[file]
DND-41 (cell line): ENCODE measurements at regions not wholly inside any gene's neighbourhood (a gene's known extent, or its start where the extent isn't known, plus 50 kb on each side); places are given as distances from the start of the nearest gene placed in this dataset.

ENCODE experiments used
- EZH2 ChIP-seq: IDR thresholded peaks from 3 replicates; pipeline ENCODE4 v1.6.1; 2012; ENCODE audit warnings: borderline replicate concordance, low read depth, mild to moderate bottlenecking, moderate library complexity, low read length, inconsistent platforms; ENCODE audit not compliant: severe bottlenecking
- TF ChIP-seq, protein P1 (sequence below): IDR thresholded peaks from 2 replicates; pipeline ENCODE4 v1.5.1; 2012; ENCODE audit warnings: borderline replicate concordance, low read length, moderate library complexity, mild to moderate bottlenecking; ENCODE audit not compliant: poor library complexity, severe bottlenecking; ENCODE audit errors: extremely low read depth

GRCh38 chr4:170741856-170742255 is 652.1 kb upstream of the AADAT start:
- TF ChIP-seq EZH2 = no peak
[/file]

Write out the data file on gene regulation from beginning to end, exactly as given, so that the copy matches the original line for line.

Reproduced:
DND-41 (cell line): ENCODE measurements at regions not wholly inside any gene's neighbourhood (a gene's known extent, or its start where the extent isn't known, plus 50 kb on each side); places are given as distances from the start of the nearest gene placed in this dataset.

ENCODE experiments used
- EZH2 ChIP-seq: IDR thresholded peaks from 3 replicates; pipeline ENCODE4 v1.6.1; 2012; ENCODE audit warnings: borderline replicate concordance, low read depth, mild to moderate bottlenecking, moderate library complexity, low read length, inconsistent platforms; ENCODE audit not compliant: severe bottlenecking
- TF ChIP-seq, protein P1 (sequence below): IDR thresholded peaks from 2 replicates; pipeline ENCODE4 v1.5.1; 2012; ENCODE audit warnings: borderline replicate concordance, low read length, moderate library complexity, mild to moderate bottlenecking; ENCODE audit not compliant: poor library complexity, severe bottlenecking; ENCODE audit errors: extremely low read depth

GRCh38 chr4:170741856-170742255 is 652.1 kb upstream of the AADAT start:
- TF ChIP-seq EZH2 = no peak